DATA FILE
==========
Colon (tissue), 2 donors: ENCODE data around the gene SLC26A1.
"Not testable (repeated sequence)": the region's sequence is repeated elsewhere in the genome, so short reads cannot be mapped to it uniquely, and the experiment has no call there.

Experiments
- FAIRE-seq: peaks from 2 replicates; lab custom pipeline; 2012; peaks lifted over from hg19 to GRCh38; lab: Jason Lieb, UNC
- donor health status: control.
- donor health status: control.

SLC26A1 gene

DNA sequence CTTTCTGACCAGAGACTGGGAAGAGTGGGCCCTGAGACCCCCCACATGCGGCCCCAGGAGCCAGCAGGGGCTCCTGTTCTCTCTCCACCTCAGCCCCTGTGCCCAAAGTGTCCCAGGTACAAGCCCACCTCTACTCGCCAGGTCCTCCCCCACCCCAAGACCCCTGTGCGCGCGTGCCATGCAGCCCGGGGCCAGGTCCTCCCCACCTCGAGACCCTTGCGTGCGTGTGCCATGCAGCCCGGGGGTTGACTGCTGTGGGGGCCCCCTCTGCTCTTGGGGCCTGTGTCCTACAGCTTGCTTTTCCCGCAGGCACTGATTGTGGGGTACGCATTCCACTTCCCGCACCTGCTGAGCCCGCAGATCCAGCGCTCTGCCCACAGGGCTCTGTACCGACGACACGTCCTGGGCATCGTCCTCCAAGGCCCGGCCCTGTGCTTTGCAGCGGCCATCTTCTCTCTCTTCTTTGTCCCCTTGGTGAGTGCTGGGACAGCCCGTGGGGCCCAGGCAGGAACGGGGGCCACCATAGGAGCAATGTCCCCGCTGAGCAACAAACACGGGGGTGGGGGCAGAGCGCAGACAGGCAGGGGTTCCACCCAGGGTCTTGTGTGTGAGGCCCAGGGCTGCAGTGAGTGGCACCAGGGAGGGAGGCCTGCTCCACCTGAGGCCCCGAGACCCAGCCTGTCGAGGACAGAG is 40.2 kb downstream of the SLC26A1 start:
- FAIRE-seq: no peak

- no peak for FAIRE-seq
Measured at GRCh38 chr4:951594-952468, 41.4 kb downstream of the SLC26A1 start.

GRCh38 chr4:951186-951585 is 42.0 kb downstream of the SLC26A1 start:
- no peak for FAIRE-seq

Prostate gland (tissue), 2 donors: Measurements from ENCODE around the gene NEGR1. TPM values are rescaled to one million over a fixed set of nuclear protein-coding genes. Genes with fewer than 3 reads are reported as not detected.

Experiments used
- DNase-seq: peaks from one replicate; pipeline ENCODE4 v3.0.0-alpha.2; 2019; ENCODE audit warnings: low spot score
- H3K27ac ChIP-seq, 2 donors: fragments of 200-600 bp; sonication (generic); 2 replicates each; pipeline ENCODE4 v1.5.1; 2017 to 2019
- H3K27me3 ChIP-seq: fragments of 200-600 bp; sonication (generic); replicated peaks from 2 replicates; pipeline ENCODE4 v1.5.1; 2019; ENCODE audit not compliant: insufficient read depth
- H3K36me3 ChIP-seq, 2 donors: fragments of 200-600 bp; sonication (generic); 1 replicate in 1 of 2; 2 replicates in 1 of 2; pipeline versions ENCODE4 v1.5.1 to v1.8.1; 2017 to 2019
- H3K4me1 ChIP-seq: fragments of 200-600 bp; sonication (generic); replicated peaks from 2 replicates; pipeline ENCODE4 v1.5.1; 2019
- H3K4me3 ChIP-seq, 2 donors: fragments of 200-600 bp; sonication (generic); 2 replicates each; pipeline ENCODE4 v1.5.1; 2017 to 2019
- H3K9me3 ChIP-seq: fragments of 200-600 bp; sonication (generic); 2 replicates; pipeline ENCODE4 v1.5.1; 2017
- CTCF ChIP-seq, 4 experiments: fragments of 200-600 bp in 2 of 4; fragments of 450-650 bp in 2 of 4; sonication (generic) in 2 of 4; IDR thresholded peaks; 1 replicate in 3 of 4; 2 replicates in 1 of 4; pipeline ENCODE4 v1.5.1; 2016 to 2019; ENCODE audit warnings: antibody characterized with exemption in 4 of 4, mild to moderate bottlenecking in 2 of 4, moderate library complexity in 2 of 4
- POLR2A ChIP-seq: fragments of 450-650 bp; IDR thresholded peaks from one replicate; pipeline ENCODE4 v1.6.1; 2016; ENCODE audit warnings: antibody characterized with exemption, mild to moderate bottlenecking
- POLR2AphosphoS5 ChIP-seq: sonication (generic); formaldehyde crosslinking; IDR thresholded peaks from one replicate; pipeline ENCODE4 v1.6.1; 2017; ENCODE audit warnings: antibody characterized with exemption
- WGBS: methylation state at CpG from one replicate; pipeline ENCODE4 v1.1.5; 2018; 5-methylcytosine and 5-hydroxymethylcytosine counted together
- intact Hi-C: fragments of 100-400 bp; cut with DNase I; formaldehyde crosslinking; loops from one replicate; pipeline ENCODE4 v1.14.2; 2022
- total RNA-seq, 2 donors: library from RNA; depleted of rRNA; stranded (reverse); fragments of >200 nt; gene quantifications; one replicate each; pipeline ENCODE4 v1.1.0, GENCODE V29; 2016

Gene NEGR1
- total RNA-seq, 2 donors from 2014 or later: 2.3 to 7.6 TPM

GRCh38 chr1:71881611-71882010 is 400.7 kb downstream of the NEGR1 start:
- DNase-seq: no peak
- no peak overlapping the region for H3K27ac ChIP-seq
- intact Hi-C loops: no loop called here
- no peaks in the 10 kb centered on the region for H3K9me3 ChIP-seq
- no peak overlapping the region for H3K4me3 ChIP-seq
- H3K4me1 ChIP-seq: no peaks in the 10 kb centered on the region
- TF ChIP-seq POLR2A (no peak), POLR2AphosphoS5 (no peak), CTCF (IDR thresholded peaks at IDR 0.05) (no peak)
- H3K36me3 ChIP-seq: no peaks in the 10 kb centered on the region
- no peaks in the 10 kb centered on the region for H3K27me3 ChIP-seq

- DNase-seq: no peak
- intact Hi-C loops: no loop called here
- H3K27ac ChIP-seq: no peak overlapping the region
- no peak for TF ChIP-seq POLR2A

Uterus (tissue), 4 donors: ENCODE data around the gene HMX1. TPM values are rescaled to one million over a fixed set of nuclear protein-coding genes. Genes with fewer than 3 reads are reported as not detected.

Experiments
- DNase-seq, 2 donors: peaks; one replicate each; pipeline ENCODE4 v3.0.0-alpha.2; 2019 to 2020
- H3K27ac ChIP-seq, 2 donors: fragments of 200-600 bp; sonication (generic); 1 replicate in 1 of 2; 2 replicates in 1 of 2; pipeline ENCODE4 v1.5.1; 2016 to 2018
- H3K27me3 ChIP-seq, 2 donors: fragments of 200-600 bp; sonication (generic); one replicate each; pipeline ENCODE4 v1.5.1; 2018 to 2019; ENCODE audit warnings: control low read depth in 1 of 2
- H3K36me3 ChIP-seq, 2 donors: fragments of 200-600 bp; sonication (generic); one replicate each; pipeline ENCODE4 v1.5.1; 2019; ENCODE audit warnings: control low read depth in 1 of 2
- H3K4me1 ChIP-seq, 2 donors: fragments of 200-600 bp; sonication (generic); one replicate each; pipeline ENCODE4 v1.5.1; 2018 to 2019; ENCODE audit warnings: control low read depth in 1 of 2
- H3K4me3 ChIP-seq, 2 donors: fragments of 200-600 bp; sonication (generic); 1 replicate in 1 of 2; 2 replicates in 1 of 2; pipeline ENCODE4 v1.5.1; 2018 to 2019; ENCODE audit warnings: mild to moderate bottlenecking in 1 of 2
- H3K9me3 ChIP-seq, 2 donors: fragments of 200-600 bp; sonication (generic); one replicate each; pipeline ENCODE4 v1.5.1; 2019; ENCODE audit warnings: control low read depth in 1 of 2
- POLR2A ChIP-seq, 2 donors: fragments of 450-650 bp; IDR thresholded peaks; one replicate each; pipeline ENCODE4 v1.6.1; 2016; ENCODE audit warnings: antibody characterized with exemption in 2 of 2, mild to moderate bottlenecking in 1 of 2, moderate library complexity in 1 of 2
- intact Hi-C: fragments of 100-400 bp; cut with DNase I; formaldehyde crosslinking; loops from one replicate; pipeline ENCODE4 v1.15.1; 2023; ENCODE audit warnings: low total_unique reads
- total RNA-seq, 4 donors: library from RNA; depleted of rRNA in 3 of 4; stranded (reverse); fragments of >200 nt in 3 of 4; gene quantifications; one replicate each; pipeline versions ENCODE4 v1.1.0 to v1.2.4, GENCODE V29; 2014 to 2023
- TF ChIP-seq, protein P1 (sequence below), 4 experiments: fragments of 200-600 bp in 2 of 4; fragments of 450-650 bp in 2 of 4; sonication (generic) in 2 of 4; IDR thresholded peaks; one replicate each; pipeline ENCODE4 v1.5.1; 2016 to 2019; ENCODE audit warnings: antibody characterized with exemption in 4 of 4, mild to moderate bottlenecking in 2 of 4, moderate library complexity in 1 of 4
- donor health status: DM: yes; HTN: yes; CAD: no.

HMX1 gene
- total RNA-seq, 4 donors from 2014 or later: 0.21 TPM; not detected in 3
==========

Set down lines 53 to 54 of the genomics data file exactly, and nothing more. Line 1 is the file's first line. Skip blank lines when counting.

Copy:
- H3K9me3 ChIP-seq, 2 donors: fragments of 200-600 bp; sonication (generic); one replicate each; pipeline ENCODE4 v1.5.1; 2019; ENCODE audit warnings: control low read depth in 1 of 2
- POLR2A ChIP-seq, 2 donors: fragments of 450-650 bp; IDR thresholded peaks; one replicate each; pipeline ENCODE4 v1.6.1; 2016; ENCODE audit warnings: antibody characterized with exemption in 2 of 2, mild to moderate bottlenecking in 1 of 2, moderate library complexity in 1 of 2